Chris Olberding of Gitman Vintage

Starting in on a story about Chris Olberding is like walking into a corn maze and immediately hitting walls on three sides. Lost amid the seven foot stalks, I find myself in this field of dreams as I share a bit about the man who was my mentor for the last year of my twenties.
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Birth of a Hat: Making a Stetson

Thanks to the National Film Preservation Foundation, I discovered a 1935 reprint of the original 1920 film, “Birth of a Hat” an industrial short about, and sponsored by, the John B. Stetson Company.

From the press materials: “Within ten years of its founding, Stetson developed the widely popular ‘Boss of the Plains’ hat, the inaugural model of the now-traditional cowboy hat. By the early 1900s, Stetson hats were the most popular in the American Southwest, and the company operated the largest hat factory in the world, with 5,400 employees, in Philadelphia.”

Danny Luckett of Louisville Slugger

Head over to Basil Hayden’s to learn more about the time I spent with Danny Luckett, the man who has shaped bats for Louisville Slugger for the last 40 years.




District Millworks

Today on Whiskey. Among Other Things… I share the story of Jeremy Williams at District Millworks. While in Los Angeles earlier this year, after spending some time at Apolis’ Common Gallery with Raan Parton, he walked me over to “the mill,” as he called it. After Raan introduced us, we played a game on one of their killer shuffleboard tables, and then Jeremy showed me their skateboard presses.


You can see the whole story over at

Terrapin Stationers

TS Bloodhound 3

Thanks to the work I’ve been able to do with Basil Hayden’s this year, I was finally able to spend some time visiting Terrapin Stationers’ Ted Harrington and my old pal, Heather Pieske — you may remember her from the Baja Fish Taco Party.

TS Bloodhound 1

Read the story of the bloodhound business cards.
Here is a full album of photos from my visit.

TS Bloodhound 2

Extra special thanks to Christine Mitchell for illustrating the bloodhound.

Be sure to check out Terrapin Stationers for more of their great work.

Stock Mfg. Co.’s Kickstarter

Chicago’s Stock Mfg. Co. recently launched a fundraising campaign via the website, Kickstarter, a crowd-sourced funding site perfect for the small, local designer. With nine days and about $7,000 to go before hitting their goal of $20,000, I spoke with one of the partners, an old acquaintance of mine Areill Ives, about what he and the other Stock dudes hope to accomplish post-kick.
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Great American Flask


“Always carry a flagon of whiskey in case of snakebite and furthermore always carry a small snake.” – W.C. Fields

With wedding season fast-approaching, and graduation and father’s day not far beyond, the questions in my e-mail have quickly shifted from “How do I tie a bow tie?” to “Is there something unique I can get my dad or my groomsmen or my soon-to-graduate boyfriend or all of the above?” And the answer is: The Great American Flask from Jacob Bromwell, the oldest kitchenwares manufacturer in America.
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Made Here

One Trip Pass‘ Jay Carroll — the King of the Road Trip — has created a series of videos centered on the work he’s done for Levi’s, traveling and buying up some of his favorite things to be sold in their stores. If dreams were realities, Jay would continue to travel and document these terrific people and their lives’ work forever.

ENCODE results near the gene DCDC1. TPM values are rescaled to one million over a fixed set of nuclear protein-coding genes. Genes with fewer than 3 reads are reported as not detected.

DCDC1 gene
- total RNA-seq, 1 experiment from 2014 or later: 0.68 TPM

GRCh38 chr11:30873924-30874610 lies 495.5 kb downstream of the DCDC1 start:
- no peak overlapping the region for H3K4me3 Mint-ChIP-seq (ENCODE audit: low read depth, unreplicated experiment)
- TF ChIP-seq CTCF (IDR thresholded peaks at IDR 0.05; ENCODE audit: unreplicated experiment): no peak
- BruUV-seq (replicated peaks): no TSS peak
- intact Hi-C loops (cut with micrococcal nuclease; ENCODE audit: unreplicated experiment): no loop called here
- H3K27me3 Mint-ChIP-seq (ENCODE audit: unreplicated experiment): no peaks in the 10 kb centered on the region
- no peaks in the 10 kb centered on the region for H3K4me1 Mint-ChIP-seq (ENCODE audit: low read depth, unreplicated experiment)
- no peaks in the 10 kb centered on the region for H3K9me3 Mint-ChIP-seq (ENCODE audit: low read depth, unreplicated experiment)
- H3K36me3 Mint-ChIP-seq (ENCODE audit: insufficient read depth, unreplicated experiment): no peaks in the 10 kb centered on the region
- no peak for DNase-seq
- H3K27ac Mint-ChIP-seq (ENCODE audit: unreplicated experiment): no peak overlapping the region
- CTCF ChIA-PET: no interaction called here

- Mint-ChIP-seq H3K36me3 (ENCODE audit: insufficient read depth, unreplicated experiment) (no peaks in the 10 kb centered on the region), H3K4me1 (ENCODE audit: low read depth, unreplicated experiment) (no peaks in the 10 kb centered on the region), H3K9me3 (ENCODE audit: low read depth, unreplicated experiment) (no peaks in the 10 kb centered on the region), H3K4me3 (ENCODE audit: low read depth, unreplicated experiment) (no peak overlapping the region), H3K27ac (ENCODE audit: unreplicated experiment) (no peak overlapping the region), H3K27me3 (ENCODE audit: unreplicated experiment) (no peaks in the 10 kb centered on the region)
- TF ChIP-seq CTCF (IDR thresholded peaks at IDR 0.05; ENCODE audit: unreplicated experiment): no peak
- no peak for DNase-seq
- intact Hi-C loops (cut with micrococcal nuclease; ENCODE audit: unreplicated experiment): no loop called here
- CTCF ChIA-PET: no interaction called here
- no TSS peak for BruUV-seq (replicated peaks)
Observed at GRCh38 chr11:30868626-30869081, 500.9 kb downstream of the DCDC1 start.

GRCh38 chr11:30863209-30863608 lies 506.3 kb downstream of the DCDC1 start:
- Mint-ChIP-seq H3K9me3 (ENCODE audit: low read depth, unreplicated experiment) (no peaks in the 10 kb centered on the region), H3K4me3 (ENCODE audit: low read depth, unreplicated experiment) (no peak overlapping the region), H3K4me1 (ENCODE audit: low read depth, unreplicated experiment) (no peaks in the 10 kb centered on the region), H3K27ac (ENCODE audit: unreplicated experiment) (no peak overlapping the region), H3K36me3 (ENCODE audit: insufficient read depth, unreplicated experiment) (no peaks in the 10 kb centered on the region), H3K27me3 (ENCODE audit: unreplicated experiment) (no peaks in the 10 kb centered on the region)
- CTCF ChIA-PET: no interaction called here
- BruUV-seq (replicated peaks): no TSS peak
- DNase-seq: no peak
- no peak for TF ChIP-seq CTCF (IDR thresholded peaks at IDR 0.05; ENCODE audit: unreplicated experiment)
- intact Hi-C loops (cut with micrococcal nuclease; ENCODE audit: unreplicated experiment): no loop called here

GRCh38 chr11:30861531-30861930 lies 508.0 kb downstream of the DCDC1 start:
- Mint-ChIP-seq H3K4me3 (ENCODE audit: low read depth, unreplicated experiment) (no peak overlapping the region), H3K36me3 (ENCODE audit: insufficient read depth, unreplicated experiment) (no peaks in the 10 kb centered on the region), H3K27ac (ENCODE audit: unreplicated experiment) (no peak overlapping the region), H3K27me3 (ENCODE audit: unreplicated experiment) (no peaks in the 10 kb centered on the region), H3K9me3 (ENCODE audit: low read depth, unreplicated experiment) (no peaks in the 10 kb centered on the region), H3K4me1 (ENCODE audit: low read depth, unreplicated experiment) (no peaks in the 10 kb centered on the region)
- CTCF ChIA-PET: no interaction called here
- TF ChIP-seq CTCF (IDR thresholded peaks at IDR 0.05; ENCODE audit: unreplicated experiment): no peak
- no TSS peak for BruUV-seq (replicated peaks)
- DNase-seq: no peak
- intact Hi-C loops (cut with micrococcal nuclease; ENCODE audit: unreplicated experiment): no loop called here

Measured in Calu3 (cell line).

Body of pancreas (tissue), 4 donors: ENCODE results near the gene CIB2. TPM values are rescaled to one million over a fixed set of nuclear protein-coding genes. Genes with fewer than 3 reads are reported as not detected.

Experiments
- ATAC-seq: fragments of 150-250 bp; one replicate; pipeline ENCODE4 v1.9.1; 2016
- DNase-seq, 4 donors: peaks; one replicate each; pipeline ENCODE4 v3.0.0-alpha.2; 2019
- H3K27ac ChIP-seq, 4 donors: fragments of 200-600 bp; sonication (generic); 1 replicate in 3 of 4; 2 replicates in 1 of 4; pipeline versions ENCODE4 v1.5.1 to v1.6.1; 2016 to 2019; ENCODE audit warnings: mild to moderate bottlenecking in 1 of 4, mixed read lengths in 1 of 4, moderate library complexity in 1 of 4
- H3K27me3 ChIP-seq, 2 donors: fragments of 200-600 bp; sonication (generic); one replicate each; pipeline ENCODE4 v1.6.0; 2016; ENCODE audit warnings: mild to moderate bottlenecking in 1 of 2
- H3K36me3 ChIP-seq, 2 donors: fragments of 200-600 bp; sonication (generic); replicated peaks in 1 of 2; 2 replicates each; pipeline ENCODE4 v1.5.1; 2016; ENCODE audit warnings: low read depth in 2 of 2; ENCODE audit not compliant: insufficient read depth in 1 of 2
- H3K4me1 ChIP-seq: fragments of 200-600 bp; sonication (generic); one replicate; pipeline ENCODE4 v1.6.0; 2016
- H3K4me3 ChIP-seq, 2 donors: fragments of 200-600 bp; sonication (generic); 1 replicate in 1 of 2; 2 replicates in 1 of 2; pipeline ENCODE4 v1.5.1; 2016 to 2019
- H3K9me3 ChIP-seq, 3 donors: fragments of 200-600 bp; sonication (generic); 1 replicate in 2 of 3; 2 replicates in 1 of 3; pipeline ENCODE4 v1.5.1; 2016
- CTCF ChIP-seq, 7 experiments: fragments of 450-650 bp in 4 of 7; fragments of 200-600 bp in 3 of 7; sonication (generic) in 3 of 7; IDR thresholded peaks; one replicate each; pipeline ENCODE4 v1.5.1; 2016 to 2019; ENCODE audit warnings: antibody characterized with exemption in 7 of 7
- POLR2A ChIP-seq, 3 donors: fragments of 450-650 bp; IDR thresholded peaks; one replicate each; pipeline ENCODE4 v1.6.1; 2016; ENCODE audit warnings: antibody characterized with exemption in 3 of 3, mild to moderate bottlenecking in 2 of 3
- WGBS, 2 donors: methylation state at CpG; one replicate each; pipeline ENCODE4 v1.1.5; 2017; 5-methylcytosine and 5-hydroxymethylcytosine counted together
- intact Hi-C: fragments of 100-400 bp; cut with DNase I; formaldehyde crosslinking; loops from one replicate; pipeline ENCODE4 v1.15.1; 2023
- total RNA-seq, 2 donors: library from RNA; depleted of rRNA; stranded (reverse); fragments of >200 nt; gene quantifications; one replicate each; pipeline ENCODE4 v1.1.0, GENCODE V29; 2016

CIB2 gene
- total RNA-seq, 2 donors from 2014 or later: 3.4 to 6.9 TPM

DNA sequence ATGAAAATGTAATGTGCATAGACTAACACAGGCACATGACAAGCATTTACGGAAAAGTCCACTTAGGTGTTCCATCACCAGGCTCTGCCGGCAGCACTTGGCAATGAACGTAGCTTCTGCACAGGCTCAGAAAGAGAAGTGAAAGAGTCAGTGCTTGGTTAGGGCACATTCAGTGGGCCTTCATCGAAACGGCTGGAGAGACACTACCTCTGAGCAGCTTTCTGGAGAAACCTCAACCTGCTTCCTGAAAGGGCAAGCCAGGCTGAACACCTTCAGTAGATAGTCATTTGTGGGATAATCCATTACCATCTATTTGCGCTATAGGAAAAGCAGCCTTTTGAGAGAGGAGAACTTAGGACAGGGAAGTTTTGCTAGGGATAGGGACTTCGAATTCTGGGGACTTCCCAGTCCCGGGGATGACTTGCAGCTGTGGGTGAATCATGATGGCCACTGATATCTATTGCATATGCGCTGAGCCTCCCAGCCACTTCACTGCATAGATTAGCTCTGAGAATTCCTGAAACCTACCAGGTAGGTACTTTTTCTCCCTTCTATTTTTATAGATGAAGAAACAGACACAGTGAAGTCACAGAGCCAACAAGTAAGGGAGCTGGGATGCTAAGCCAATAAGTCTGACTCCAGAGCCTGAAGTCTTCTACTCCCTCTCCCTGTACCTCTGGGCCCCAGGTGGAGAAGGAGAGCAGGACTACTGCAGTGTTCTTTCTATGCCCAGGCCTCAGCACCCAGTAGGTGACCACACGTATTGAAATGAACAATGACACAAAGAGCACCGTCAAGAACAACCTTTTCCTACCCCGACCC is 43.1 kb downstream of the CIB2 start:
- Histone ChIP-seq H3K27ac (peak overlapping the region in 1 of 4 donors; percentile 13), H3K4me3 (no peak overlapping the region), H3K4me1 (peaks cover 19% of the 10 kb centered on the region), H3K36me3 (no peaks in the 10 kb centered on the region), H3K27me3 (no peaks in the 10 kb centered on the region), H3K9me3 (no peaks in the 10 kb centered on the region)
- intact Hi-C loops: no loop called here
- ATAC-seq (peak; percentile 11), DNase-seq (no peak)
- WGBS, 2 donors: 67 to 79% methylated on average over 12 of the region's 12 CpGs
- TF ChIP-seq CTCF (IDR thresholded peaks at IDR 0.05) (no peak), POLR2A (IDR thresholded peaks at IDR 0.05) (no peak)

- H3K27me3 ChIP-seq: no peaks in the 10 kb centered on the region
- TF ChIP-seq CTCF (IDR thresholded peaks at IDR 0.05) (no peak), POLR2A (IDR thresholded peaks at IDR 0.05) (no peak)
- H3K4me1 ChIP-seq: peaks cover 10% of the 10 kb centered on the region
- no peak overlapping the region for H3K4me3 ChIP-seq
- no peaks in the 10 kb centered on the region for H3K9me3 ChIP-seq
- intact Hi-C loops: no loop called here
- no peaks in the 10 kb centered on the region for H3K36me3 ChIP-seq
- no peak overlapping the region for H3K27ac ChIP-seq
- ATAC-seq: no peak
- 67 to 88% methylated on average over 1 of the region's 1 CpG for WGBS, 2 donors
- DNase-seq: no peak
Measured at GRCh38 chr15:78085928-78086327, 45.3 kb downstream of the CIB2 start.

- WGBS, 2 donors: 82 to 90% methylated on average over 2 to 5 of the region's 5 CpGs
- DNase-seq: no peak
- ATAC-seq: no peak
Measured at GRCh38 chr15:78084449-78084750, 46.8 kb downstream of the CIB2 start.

Without further ado, Made Here.
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The Hill-Side: Old Virginia

This is what it’s all about: those old bobbins, drinking corn whiskey, and playing “The Red River Valley” with your thumb.

Thanks for sharing this with us, guys. Great stuff.

The Kamp Kit

Has this ever happened to you?

That thing your mom gave you, that thing you took to summer camp with you, that thing your brother stole from you, that thing you found hiding behind a pile of rubber Smurfs and plastic wind-up jumping frog figurines underneath the bathroom sink which you shared with your brother, that thing you dusted off and carried with you to college, that thing you stuffed in a backpack when you lived on trains in England and Ireland for a year, that thing you took to your first apartment in New York, that thing that always came with you when you left town, that thing your girlfriend laughed at because it looks like it came out of a Caboodle, that thing you called on when you just needed a place to put your toothbrush and a stick of deodorant, that thing which saw you through that really tough time when you were barely making ends meet and your Caboodle-loving girlfriend had dumped you, that thing that was there for you in good times, too, in great times like that week-long camping trip you took to the Gunks when you forgot that thing in a port-o-potty but your friends, understanding your inexplicable connection to that thing turned around and drove the hour back so that you could retrieve that thing, that thing, that favorite thing of yours which broke or tore or somehow failed you in a critical moment, for the final time and though you’d rigged it, repaired it, duct-taped it, done everything you could to it, you finally determined it’s time to say “goodbye” to that thing.

Well that happened to me.
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